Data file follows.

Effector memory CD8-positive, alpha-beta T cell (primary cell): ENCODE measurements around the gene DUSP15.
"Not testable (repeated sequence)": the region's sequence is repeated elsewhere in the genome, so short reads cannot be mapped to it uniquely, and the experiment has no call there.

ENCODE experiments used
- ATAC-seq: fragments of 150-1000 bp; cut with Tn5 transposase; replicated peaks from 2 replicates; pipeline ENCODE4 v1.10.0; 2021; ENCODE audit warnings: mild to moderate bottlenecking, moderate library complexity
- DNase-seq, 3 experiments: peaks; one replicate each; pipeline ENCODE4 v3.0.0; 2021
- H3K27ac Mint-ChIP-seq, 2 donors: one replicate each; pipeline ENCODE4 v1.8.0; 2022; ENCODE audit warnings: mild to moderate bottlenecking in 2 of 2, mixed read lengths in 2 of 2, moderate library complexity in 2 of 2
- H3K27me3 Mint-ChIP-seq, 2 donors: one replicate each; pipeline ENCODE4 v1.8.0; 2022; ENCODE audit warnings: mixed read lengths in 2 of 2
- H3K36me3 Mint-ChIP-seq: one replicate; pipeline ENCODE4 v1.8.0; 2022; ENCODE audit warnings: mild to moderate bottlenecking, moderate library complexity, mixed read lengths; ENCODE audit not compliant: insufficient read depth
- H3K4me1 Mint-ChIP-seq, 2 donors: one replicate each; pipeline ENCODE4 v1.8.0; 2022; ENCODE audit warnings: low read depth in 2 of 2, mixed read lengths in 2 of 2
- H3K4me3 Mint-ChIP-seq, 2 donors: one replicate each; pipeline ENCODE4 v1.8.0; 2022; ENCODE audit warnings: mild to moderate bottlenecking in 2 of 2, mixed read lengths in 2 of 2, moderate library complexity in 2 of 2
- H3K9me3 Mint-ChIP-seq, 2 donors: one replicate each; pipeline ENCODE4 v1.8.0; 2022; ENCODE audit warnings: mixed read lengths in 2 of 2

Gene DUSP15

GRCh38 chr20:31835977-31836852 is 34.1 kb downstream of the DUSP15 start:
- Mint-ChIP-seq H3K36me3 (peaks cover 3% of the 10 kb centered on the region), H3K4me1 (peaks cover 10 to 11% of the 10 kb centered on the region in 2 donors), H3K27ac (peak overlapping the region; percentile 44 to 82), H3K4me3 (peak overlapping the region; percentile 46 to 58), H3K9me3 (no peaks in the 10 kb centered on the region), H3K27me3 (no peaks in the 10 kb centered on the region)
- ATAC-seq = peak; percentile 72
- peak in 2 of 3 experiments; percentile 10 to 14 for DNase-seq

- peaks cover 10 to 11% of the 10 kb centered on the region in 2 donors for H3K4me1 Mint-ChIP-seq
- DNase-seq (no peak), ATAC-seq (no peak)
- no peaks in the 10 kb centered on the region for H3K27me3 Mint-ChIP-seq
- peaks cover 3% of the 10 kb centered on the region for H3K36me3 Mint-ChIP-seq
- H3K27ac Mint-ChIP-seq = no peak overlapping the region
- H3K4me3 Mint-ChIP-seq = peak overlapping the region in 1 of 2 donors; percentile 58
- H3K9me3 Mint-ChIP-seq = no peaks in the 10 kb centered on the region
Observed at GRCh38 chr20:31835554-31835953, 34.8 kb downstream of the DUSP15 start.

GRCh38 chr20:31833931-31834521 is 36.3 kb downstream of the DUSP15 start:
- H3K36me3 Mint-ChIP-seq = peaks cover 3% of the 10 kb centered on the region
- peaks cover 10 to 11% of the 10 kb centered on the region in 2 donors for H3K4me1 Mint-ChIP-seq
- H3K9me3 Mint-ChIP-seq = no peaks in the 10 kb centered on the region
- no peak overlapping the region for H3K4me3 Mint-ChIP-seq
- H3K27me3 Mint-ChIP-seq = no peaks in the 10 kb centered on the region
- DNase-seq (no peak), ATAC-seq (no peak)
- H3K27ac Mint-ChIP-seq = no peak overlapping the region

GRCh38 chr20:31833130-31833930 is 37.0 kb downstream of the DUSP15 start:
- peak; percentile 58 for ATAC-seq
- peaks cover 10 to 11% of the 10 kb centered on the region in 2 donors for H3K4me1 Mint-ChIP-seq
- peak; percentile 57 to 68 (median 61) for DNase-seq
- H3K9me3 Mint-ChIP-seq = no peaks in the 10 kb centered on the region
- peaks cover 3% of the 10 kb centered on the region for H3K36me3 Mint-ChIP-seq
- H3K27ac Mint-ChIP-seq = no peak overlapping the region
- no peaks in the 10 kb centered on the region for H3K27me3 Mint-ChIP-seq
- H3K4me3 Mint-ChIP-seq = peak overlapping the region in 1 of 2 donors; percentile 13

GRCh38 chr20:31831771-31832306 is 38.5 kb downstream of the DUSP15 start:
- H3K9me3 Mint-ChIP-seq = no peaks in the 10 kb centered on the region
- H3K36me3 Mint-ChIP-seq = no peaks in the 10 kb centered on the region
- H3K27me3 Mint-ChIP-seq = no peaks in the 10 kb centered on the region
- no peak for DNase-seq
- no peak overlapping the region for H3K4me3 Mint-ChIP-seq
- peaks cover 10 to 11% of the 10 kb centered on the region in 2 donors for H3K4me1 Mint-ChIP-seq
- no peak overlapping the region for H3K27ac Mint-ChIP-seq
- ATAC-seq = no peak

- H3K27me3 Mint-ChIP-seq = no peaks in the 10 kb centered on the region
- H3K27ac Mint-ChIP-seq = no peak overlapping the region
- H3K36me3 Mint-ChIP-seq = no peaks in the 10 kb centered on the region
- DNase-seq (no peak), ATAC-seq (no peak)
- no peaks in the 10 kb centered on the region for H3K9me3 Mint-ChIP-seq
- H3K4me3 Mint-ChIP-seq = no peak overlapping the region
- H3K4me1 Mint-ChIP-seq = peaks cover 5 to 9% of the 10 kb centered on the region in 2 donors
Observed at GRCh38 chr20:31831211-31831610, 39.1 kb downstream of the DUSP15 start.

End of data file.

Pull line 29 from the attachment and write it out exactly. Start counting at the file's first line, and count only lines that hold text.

- no peak overlapping the region for H3K4me3 Mint-ChIP-seq